22 96 BRAKE FLUID AND LINES Automotive Technology, Fifth Edition James Halderman © 2011 Pearson Education, Inc. All Rights Reserved Figure A tubing cutter is the preferred tool to use to cut brake line because it leaves a clean edge.

23 96 BRAKE FLUID AND LINES Automotive Technology, Fifth Edition James Halderman © 2011 Pearson Education, Inc. All Rights Reserved Figure (a) Double flaring the end of a brake line. (a) Clamp the line at the correct height above the surface of the clamping tool using the shoulder of the insert as a gauge.

24 96 BRAKE FLUID AND LINES Automotive Technology, Fifth Edition James Halderman © 2011 Pearson Education, Inc. All Rights Reserved Figure (b) Double flaring the end of a brake line. (b) The insert is pressed into the end of the tubing. This creates the first bend.

25 96 BRAKE FLUID AND LINES Automotive Technology, Fifth Edition James Halderman © 2011 Pearson Education, Inc. All Rights Reserved Figure (c) Double flaring the end of a brake line. (c) Remove the insert and use the pointed tool to complete the overlap double flare.

26 96 BRAKE FLUID AND LINES Automotive Technology, Fifth Edition James Halderman © 2011 Pearson Education, Inc. All Rights Reserved Figure (d) Double flaring the end of a brake line. (d) The completed operation as it appears while still in the clamp.

27 96 BRAKE FLUID AND LINES Automotive Technology, Fifth Edition James Halderman © 2011 Pearson Education, Inc. All Rights Reserved Figure (a) Making an ISO flare requires a special tool. (a) Position the brake line into the two-part tool at the correct height using the gauge end of the tool.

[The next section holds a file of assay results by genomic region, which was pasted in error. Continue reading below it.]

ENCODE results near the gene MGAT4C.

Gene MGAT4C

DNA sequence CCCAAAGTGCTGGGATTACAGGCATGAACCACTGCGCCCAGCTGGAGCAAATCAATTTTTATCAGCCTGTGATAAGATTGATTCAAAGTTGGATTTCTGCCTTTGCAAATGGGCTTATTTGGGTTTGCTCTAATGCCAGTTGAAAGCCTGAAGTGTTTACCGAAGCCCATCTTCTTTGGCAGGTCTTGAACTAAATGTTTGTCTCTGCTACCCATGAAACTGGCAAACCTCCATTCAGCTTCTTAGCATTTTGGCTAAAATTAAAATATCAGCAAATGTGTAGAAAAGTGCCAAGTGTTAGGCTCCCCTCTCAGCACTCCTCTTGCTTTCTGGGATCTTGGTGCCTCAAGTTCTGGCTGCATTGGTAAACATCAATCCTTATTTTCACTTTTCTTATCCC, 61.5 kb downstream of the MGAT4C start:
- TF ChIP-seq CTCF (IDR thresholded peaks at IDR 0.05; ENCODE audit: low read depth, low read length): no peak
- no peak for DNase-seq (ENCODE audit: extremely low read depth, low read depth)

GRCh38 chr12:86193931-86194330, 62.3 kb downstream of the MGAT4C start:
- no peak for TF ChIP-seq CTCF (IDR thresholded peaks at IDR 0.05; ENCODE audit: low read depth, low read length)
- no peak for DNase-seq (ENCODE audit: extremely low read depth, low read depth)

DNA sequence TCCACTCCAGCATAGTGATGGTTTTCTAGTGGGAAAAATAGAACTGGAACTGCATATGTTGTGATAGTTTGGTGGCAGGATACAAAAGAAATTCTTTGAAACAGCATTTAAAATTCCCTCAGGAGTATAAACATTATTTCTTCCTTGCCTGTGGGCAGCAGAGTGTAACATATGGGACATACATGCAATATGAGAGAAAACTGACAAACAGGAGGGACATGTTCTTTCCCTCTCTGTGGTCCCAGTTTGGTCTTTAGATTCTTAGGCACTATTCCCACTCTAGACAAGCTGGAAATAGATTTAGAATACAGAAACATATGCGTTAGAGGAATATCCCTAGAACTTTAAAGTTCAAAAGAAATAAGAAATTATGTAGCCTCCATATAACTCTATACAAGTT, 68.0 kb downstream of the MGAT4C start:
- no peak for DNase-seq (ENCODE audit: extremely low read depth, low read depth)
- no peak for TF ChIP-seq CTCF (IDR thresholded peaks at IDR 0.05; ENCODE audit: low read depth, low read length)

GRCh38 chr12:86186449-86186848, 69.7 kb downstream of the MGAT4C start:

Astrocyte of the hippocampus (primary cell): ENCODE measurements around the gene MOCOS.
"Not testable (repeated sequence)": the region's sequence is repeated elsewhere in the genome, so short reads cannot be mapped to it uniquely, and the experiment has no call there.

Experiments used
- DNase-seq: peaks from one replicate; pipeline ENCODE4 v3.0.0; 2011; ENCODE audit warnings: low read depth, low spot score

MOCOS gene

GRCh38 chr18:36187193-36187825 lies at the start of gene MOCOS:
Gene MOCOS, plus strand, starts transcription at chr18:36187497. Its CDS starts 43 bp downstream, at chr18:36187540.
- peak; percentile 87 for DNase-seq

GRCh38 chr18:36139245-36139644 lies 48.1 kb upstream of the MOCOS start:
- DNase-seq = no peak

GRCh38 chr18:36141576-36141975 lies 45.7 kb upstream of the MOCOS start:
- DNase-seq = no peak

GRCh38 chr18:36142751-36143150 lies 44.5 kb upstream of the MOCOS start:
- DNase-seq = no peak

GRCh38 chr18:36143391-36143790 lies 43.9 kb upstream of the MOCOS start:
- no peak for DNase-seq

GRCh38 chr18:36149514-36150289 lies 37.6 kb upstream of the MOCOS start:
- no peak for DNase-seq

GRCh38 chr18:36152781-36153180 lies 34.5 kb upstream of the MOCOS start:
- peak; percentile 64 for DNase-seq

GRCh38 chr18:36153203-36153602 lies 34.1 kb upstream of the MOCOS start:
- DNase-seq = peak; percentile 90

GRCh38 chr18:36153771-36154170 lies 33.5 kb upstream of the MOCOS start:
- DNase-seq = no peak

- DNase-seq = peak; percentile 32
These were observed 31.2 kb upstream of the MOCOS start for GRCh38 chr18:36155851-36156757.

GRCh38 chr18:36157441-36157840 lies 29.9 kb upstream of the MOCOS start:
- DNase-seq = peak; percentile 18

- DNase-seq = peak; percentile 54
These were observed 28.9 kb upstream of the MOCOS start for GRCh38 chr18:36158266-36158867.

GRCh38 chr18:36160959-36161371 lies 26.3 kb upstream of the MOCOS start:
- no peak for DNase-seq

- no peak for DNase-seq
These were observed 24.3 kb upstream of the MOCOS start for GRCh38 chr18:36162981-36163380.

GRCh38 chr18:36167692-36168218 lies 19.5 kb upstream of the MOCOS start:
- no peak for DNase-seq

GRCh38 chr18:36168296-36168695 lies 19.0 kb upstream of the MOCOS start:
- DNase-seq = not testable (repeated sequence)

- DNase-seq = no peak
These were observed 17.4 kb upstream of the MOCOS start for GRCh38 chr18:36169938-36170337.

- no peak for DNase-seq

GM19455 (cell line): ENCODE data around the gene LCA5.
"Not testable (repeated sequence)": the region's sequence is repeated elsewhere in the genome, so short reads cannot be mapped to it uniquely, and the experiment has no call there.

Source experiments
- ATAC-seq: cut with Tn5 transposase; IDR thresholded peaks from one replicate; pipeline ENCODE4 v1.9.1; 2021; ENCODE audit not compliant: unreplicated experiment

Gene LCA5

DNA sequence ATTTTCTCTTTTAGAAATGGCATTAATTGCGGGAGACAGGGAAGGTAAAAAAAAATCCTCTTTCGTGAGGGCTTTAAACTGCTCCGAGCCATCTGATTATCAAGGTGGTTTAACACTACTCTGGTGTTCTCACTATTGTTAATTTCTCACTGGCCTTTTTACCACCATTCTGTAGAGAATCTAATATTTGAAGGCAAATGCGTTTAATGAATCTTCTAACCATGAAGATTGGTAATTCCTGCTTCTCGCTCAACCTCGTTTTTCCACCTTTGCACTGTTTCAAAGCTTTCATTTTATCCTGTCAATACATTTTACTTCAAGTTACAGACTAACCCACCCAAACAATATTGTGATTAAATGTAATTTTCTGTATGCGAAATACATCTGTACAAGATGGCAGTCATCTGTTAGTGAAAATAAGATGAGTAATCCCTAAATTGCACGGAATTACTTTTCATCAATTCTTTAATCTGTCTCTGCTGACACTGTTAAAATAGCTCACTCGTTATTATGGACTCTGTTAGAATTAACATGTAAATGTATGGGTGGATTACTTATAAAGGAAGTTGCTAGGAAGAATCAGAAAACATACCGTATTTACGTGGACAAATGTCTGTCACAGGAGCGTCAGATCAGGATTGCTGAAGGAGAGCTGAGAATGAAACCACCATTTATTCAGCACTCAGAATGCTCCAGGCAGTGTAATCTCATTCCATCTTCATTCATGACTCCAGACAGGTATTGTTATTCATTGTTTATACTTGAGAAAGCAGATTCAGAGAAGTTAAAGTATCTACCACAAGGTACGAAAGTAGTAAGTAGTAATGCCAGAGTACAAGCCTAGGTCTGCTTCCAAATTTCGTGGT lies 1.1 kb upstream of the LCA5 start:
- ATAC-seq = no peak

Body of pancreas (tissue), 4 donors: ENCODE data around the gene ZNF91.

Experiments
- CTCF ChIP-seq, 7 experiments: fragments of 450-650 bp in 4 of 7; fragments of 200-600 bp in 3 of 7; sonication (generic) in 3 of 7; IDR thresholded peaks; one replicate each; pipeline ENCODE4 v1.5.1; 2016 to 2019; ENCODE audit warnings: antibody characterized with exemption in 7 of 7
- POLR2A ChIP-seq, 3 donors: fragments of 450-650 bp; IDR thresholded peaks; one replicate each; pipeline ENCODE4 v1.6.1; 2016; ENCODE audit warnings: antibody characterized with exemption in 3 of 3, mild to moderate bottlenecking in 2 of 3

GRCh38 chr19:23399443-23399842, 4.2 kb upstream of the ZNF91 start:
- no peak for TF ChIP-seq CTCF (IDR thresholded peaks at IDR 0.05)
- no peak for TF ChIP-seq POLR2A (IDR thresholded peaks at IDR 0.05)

28 96 BRAKE FLUID AND LINES Automotive Technology, Fifth Edition James Halderman © 2011 Pearson Education, Inc. All Rights Reserved Figure (b) Making an ISO flare requires a special tool. (b) Assemble the two blocks of the tool together and clamp in a vise. Turn the tool around and thread it into the tool block. The end of the threaded part of the tool forms the “bubble” or ISO flare.

29 96 BRAKE FLUID AND LINES Automotive Technology, Fifth Edition James Halderman © 2011 Pearson Education, Inc. All Rights Reserved Figure Whenever disconnecting or tightening a brake line, always use the correct size flare-nut wrench. A flare-nut wrench is also called a tube-nut wrench or a line wrench.

30 96 BRAKE FLUID AND LINES Automotive Technology, Fifth Edition James Halderman © 2011 Pearson Education, Inc. All Rights Reserved Figure The coils in the brake line help prevent cracks caused by vibration.

31 96 BRAKE FLUID AND LINES Automotive Technology, Fifth Edition James Halderman © 2011 Pearson Education, Inc. All Rights Reserved Figure Armored brake line is usually used in the location where the line may be exposed to rock or road debris damage. Even armored brake line can leak and a visual inspection is an important part of any brake service.